- Ailsa Black, an illustrator from Carsethorn: “I’m really looking forward to showing these new paintings in Newcastle and in such a fabulous gallery. Two of the pieces I am exhibiting are part of a new collection of paintings on an underwater theme which I have been exploring.”
- Daniel Lacey, furniture maker from Langholm who uses native sustainable timbers: “I’ve been to the Biscuit Factory once before, and am really excited to be exhibiting at this pre-eminent venue alongside fellow makers. It’s bound to be a show-stopper.”
He will be showing a piece called Piefl, the short name for the pied flycatcher, a his’n’hers pair of bedside cabinets which is part of a limited range of furniture based on local moorland flora and fauna.
The range of work on show will be very broad. Alistair Hamilton, a photographer from Kirkcudbright, will be showing a series of images from his Lichen project.
He said: “These images are part of an ongoing series I have been making of lichen for a number of years. People also see patterns in lichen growth that resemble human-made maps. This is not a coincidence. Colonies of lichen grow towards one another, expanding to consume resources that they need to live until they meet. In the same way, human countries and settlements have expanded towards one another to take advantage of natural resources that allow their populations to thrive.”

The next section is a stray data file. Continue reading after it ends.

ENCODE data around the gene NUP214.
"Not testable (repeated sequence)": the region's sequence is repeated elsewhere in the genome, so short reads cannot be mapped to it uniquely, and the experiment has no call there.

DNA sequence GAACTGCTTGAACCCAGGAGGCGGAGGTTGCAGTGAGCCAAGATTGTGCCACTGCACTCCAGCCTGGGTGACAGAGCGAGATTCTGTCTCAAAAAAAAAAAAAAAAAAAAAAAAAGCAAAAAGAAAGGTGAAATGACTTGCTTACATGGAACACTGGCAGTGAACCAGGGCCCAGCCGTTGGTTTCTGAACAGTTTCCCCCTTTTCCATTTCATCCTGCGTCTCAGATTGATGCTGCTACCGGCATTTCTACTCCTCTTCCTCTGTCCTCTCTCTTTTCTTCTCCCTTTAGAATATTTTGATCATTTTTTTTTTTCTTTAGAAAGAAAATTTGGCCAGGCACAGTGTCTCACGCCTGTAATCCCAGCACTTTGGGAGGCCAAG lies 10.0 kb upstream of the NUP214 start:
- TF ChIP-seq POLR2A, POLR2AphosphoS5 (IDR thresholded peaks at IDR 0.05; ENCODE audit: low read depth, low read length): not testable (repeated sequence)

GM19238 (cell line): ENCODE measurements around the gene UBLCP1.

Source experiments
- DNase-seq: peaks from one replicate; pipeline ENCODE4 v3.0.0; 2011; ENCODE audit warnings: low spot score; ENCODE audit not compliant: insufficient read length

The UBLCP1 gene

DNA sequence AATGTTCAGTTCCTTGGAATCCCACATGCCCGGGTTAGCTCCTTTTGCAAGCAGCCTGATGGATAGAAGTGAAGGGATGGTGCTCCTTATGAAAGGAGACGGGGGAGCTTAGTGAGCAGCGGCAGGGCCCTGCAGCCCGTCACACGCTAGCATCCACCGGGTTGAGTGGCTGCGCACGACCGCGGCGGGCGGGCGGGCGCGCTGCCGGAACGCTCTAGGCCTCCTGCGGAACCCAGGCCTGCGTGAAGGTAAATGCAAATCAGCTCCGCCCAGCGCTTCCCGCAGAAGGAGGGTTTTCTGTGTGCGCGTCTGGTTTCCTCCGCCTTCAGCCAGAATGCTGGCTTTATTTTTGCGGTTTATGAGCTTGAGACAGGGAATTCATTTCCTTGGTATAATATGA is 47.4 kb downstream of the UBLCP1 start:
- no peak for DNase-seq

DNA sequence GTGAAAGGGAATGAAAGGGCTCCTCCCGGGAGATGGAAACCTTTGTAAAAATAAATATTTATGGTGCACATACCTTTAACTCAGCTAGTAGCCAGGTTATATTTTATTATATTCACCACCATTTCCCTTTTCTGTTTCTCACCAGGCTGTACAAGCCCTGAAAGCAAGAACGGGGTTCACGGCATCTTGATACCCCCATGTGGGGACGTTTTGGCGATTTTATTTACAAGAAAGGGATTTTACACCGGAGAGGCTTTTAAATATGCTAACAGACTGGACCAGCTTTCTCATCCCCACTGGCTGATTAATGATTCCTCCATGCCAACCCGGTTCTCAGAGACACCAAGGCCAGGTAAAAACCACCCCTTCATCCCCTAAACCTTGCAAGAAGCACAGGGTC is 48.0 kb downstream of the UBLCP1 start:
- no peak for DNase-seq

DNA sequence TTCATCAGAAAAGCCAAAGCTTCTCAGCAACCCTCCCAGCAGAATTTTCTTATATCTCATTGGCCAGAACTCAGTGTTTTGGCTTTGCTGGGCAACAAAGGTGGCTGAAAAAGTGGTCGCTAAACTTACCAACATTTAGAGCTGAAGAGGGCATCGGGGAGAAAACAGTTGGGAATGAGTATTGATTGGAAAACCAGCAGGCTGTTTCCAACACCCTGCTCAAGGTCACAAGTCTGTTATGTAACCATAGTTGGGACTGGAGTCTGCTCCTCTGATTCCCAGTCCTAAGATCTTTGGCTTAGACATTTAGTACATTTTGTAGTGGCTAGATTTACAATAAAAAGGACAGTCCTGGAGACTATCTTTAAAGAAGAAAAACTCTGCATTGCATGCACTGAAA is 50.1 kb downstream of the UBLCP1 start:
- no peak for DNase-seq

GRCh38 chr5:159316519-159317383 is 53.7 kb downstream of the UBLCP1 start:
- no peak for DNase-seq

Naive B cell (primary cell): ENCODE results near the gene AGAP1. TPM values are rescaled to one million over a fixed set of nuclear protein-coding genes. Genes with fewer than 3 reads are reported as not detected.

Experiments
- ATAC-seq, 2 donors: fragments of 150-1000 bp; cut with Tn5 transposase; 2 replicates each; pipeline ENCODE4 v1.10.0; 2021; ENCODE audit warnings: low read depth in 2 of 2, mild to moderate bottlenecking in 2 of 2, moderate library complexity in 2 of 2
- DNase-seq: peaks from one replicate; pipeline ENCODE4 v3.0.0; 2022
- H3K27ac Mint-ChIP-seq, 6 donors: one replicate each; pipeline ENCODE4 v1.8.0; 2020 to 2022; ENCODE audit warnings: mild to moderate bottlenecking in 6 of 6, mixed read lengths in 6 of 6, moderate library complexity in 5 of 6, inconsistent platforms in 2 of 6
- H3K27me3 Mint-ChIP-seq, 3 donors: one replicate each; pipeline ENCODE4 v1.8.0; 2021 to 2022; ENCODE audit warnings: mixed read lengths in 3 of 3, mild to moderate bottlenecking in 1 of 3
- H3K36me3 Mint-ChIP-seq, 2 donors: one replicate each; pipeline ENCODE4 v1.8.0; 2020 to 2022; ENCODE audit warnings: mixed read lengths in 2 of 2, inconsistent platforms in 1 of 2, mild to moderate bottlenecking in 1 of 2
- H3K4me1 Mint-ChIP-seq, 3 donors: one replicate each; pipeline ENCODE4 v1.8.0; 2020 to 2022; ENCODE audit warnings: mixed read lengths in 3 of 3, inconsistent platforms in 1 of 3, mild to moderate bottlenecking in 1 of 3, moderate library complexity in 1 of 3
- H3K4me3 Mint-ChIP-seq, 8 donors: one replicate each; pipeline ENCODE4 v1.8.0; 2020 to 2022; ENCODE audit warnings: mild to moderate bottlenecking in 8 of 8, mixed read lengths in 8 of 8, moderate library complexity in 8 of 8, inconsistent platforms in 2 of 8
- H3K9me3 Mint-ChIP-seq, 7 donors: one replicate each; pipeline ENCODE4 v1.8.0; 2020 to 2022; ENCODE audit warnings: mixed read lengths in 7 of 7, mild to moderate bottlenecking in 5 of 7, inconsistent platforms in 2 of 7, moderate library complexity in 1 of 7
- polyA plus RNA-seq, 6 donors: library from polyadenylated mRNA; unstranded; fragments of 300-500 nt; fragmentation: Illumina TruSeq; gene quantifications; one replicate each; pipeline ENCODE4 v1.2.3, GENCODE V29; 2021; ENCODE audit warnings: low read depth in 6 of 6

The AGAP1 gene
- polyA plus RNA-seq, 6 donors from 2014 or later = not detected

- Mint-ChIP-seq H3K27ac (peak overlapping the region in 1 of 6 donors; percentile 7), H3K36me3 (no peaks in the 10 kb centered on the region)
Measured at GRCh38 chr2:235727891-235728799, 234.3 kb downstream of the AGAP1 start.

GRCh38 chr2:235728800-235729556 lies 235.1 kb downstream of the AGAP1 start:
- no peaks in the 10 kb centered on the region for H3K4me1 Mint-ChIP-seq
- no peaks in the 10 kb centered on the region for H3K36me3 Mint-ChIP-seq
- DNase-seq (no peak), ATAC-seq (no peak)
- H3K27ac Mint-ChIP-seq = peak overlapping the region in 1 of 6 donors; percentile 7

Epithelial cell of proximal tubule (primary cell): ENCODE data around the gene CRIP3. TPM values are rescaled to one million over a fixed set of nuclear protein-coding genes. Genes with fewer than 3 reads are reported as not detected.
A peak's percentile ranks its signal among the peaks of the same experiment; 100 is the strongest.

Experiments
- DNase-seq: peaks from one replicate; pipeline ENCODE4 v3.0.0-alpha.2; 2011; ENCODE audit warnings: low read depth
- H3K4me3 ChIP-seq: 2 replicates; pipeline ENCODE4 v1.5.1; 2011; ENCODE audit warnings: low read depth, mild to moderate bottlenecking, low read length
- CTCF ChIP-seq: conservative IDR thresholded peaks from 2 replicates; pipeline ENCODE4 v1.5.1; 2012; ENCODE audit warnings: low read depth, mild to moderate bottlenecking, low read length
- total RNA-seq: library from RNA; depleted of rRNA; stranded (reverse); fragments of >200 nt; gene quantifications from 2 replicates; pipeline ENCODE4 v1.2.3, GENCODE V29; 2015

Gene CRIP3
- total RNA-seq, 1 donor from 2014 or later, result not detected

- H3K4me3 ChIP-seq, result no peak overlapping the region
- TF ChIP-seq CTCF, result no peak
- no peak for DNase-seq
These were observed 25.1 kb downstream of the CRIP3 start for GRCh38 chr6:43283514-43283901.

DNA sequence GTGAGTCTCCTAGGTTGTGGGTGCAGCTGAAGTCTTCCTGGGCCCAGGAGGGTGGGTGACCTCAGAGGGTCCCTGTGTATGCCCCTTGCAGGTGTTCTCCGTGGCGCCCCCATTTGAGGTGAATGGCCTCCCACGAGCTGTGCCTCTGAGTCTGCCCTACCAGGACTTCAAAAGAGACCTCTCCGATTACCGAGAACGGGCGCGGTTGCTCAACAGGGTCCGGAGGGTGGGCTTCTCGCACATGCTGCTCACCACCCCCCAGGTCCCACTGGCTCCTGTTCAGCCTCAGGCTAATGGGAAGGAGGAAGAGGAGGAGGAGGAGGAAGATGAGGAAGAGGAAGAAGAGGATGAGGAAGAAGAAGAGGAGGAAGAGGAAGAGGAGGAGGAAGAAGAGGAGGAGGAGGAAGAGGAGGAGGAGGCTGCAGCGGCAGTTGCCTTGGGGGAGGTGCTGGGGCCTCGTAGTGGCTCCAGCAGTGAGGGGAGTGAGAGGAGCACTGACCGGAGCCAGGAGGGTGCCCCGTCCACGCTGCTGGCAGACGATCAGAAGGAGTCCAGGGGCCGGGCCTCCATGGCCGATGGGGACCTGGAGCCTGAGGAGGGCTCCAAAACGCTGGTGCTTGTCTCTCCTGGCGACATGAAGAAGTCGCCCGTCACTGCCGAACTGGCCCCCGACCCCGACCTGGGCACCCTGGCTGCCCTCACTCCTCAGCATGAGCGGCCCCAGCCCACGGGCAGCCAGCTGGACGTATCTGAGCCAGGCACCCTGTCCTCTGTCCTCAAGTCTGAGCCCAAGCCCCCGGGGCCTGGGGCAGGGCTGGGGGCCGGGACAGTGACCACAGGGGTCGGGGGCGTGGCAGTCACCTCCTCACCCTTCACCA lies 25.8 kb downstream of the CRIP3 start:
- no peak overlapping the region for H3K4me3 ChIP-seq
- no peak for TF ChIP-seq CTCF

Participating artists and makers
Andy Priestman, Bargrennan
Archie McCall, New Abbey
Fitch & McAndrew, Corsock
Joshua Williams, Newton Stewart
Ruth Elizabeth Jones, Moniaive
Caroline Hone, Kirkcudbright
Heather Blanchard, near Lockerbie
Heather M Nisbett, Kirkcudbright
Liz McQueen, Eskdalemuir
Patti Lean, Crossmichael, Castle Douglas
Colin Blanchard, near Lockerbie
Lisa Hooper, Port William
Pamela Grace, Kirkpatrick Durham
Sarah Stewart, Wigtown
Denise Zygadlo, Dunscore
Ailsa Black, Carsethorn
Alistair Hamilton, Kirkcudbright
Deborah Campbell, now in Kilmacolm, Inverclyde
Daniel Lacey, Langholm
Jay Rubinstein, Dundrennan